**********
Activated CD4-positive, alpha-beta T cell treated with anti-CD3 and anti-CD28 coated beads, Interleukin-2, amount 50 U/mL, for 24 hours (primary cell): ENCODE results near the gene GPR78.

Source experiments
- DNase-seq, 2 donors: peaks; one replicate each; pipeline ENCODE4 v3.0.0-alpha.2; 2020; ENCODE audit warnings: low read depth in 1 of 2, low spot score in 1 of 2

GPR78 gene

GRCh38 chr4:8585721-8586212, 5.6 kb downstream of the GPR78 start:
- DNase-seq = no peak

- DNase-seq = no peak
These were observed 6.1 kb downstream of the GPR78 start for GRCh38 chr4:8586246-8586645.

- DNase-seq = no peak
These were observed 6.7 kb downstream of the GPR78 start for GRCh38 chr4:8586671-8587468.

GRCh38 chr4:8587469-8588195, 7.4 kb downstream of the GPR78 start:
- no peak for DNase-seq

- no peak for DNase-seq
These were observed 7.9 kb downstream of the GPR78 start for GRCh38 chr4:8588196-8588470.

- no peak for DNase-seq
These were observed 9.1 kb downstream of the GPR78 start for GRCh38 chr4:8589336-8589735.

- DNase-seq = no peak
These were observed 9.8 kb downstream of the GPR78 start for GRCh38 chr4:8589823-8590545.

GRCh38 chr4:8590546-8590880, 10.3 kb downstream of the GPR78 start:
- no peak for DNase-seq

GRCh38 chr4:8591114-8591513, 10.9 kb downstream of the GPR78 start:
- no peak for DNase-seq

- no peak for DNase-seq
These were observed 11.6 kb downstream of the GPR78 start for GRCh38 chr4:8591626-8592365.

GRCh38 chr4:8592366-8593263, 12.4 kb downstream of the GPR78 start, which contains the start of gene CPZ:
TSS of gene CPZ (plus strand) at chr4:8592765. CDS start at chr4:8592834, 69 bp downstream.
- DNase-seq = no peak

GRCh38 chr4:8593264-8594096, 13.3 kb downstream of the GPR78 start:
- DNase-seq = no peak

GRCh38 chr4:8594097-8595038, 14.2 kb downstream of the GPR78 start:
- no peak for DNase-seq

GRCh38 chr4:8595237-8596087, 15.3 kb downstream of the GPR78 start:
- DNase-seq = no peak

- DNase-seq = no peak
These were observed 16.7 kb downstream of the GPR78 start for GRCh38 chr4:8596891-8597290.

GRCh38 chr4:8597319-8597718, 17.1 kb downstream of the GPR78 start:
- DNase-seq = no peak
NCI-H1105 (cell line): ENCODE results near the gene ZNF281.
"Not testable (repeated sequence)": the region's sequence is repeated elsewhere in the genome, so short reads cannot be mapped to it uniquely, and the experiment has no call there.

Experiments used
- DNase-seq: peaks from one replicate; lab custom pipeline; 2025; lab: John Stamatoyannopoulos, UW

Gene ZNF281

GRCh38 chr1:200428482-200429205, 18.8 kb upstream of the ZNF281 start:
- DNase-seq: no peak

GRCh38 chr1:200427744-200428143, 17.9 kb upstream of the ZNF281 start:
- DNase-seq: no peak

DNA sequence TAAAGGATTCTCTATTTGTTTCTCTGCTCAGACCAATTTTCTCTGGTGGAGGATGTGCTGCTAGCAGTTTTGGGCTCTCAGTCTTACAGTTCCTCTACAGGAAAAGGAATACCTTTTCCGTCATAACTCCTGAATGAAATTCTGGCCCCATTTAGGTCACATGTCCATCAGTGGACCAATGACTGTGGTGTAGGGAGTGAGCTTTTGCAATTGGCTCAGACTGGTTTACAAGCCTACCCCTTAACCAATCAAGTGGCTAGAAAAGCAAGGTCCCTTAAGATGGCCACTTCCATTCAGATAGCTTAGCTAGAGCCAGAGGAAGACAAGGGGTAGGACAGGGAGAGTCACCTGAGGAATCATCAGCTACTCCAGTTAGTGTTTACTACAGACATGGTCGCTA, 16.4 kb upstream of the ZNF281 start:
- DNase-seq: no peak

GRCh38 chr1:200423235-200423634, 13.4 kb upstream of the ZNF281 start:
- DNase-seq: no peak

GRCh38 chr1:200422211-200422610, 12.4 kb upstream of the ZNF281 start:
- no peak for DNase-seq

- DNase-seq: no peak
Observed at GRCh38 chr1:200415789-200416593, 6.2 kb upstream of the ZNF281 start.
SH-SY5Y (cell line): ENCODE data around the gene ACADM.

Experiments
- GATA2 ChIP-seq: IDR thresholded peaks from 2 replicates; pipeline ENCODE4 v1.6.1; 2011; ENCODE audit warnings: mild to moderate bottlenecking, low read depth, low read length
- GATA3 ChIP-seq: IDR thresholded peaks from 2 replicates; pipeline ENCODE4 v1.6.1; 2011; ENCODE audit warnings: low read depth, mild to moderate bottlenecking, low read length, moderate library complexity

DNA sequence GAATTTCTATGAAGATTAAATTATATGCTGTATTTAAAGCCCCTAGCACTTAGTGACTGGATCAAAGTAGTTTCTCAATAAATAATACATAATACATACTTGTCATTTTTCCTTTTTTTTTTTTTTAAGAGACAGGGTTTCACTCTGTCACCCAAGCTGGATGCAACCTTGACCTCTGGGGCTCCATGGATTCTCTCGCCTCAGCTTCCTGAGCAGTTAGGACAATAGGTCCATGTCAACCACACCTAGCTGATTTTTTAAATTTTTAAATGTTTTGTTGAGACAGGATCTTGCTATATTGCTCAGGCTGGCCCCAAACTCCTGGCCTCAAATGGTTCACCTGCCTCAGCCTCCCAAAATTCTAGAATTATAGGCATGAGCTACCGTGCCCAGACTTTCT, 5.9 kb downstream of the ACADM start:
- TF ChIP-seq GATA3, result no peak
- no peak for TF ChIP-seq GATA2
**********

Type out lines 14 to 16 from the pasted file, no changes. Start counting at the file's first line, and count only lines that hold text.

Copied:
These were observed 7.9 kb downstream of the GPR78 start for GRCh38 chr4:8588196-8588470.

- no peak for DNase-seq
These were observed 9.1 kb downstream of the GPR78 start for GRCh38 chr4:8589336-8589735.